Considered a retooling franchise at the start of this season, the Boston Bruins sit second overall in the Eastern Conference. They’ve played themselves back into Stanley Cup contender status.
With the Feb.26 NHL trade deadline less than a month away, there’s speculation general manager Don Sweeney could make a move or two to bolster their roster for the playoffs. However, the success they’ve enjoyed thus far with their current roster could give Sweeney a reason to stand pat on deadline day.
That’s not to suggest the Bruins don’t have any roster needs. Last Sunday, Fluto Shinzawa of the Boston Globe pointed out they’re using rookie Jake DeBrusk and center Ryan Spooner as wingers on center David Krejci‘s line. That’s forced Bruins head coach Bruce Cassidy to rely more heavily on his first and third lines in defensive situations.
Shinzawa speculated it’s a “good bet” they’ll seek “a more experienced all-around right wing” before the deadline. He suggested Vancouver’s Thomas Vanek, Ottawa’s Mike Hoffman or even Chicago’s Patrick Sharp as potential trade targets.
Their defense corps could also need additional depth should injuries strike down the stretch. Oft-injured Adam McQuaid recently returned to action and rookie star Charlie McAvoy is expected back soon from a procedure to address an abnormal heart rhythm. Still, a case could be made for Sweeney to add an affordable rental blueliner.
Boston’s depth in young NHL players and prospects prompted speculation they could be targeted by clubs attempting to move veteran talent at the deadline. On Jan. 26, the New York Post‘s Larry Brooks wondered if New York Rangers blueliner Ryan McDonagh might be worth to contenders, such as the Bruins, that are rich in assets.
Two days prior, however, TSN’s Darren Dreger said he didn’t get the sense that the Bruins are contemplating a major move. While Sweeney might be willing to listen to offers, he doesn’t appear to be seeking a big deal.
Sweeney could be reluctant to part with his talented youngsters to bring in veteran players. On Jan. 16, Sportsnet’s Elliotte Friedman said there were rumors the Bruins had told teams they weren’t moving their best young players or prospects.
It’s easy to understand why. Rookie winger Danton Heinen (11 goals, 33 points in 44 games) is on pace for a 20-goal, 60-point season. McAvoy is second among the Bruins in ice time (22:49) and on track for a 40-point campaign. DeBrusk (25 points in 44 games) could reach 20 goals and 45 points. Sophomore blueliner Brandon Carlo is fitting well into a shutdown role.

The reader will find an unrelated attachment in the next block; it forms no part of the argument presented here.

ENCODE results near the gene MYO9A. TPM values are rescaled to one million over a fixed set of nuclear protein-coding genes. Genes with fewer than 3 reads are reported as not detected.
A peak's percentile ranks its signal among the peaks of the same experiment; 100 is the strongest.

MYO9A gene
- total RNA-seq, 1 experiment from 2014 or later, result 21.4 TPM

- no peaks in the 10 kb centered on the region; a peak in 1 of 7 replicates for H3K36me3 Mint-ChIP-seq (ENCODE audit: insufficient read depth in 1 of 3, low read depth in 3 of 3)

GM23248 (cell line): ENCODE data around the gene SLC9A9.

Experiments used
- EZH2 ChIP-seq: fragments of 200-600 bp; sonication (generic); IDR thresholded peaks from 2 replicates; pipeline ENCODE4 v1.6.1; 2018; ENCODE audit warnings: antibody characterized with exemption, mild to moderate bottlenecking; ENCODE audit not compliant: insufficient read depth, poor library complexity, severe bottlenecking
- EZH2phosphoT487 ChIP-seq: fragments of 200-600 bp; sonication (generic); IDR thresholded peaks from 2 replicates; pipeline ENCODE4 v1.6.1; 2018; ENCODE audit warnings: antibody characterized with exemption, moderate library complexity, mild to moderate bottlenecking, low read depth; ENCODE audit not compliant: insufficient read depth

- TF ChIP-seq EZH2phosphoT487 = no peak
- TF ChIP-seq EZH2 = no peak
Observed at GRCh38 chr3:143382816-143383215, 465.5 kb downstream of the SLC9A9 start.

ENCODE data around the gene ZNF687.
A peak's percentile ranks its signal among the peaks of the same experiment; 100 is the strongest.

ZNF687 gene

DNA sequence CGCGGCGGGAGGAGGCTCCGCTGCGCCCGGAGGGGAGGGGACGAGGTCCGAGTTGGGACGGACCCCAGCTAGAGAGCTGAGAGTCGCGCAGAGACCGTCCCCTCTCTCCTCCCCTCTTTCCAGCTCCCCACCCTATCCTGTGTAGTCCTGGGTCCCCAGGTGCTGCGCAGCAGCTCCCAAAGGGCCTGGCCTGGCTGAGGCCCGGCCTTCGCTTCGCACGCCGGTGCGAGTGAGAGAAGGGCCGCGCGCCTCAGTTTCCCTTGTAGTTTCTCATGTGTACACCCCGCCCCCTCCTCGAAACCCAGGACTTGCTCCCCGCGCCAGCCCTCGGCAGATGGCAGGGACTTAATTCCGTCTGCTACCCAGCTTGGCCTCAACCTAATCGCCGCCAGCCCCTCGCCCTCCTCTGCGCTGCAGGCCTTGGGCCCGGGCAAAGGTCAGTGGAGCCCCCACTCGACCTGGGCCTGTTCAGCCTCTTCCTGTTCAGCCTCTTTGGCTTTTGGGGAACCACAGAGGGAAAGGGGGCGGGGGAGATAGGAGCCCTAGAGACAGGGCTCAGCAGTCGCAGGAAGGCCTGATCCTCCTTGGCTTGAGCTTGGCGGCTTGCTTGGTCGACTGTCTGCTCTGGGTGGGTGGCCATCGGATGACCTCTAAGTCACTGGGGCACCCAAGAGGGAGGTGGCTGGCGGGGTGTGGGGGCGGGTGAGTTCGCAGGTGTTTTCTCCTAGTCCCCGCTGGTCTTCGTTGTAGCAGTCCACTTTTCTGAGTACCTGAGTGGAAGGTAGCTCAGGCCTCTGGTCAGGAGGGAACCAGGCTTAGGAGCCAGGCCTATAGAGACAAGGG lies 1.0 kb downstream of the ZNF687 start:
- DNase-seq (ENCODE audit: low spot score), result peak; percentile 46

Since taking over as GM in 2015, Sweeney put in a lot of effort – and, at times, took some heat – restocking the Bruins roster with promising youngsters. With his efforts coming to fruition this season, he’s not under any pressure to make a big move.
As the trade deadline approaches, much will depend on the Bruins’ position in the standings. They’re among the league’s hottest teams, running up an impressive 18-game points streak of 14-0-4 that ended on Jan. 30 with a 3-1 loss to the Anaheim Ducks.
Entering February, the Bruins are statistically among the league leaders. They had the second-lowest goals-against per game (2.44) and the second-fewest shots-against per game (29.3). They also had the sixth-best penalty-killing percentage (83.2), goals per game (3.21) and faceoff win percentage (51.8), as well as the seventh-best power-play percentage (21.2).
Unforeseen factors could also force Sweeney to consider a trade. His club could stumble through February. Injuries could take a toll. The wear and tear of the long season could catch up with those rookies unaccustomed to the NHL grind.
Should Sweeney decide to bring in a rental player, perhaps he’ll use his 2018 second-round pick or dip into his second-tier prospects for trade bait.
Nevertheless, if the Bruins maintain their winning ways and strong stats throughout February, Sweeney could have little reason to tweak his roster.